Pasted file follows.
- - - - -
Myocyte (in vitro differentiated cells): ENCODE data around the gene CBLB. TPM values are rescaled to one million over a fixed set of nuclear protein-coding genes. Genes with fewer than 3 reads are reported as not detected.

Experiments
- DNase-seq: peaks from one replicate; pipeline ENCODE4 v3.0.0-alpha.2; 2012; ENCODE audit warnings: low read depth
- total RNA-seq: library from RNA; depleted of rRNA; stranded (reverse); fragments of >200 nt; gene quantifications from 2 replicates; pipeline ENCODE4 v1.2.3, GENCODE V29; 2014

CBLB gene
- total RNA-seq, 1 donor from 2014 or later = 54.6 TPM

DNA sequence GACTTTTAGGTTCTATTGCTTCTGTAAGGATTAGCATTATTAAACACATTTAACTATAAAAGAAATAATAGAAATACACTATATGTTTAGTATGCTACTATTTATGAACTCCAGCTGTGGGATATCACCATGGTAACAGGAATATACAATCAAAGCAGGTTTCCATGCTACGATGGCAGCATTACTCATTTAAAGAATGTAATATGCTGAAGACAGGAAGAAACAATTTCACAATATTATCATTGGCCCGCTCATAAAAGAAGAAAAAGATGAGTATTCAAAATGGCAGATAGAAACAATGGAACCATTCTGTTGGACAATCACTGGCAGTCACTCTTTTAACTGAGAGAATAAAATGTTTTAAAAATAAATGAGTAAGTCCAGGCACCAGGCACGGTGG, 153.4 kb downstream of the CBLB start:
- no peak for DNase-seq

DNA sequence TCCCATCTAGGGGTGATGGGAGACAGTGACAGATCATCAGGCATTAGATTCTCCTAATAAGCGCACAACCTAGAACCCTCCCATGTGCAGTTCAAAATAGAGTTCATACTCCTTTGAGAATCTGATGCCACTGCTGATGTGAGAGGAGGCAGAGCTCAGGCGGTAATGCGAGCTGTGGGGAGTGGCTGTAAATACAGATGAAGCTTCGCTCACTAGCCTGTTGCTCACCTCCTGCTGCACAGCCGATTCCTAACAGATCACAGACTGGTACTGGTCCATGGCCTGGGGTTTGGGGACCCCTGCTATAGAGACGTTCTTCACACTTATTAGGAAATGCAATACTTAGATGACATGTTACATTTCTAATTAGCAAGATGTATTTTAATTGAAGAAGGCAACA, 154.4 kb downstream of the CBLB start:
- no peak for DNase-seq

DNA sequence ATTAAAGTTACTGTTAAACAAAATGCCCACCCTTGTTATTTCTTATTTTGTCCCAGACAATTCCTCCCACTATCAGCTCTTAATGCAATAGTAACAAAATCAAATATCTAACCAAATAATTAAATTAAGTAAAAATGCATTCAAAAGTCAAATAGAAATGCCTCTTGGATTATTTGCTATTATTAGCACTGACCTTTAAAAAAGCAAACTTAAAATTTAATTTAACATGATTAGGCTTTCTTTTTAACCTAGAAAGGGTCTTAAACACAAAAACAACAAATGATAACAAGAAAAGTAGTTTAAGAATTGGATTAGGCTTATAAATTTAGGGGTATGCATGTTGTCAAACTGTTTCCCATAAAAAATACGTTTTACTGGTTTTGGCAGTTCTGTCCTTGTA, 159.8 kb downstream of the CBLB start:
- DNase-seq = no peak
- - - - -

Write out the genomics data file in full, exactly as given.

Myocyte (in vitro differentiated cells): ENCODE data around the gene CBLB. TPM values are rescaled to one million over a fixed set of nuclear protein-coding genes. Genes with fewer than 3 reads are reported as not detected.

Experiments
- DNase-seq: peaks from one replicate; pipeline ENCODE4 v3.0.0-alpha.2; 2012; ENCODE audit warnings: low read depth
- total RNA-seq: library from RNA; depleted of rRNA; stranded (reverse); fragments of >200 nt; gene quantifications from 2 replicates; pipeline ENCODE4 v1.2.3, GENCODE V29; 2014

CBLB gene
- total RNA-seq, 1 donor from 2014 or later = 54.6 TPM

DNA sequence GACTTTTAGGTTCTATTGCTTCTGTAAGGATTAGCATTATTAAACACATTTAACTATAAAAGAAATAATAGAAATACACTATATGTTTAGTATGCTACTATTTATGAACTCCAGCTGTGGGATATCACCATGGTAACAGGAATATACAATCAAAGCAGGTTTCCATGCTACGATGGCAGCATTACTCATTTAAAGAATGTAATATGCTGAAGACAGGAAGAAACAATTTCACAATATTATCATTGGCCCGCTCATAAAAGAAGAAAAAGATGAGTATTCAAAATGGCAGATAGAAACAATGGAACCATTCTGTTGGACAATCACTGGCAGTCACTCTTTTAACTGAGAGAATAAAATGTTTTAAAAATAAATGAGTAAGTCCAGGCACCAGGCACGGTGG, 153.4 kb downstream of the CBLB start:
- no peak for DNase-seq

DNA sequence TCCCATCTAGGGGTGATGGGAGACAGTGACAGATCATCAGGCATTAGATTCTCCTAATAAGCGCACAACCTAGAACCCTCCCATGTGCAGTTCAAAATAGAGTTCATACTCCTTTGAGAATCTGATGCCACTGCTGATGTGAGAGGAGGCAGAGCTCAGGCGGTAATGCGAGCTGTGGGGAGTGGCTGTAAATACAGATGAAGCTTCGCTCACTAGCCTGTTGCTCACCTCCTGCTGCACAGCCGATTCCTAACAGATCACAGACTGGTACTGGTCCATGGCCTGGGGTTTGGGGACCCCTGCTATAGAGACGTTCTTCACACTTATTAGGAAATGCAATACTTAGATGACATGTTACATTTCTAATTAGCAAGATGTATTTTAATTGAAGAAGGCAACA, 154.4 kb downstream of the CBLB start:
- no peak for DNase-seq

DNA sequence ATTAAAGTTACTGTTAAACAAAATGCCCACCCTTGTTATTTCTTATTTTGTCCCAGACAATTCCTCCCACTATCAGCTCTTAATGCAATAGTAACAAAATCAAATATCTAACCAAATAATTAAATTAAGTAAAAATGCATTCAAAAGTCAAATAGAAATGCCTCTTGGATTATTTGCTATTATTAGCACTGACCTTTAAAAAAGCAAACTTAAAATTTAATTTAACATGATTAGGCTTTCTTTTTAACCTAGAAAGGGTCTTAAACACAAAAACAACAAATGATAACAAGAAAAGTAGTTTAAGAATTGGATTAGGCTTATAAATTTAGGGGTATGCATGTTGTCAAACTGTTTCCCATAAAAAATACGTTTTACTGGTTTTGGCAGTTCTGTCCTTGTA, 159.8 kb downstream of the CBLB start:
- DNase-seq = no peak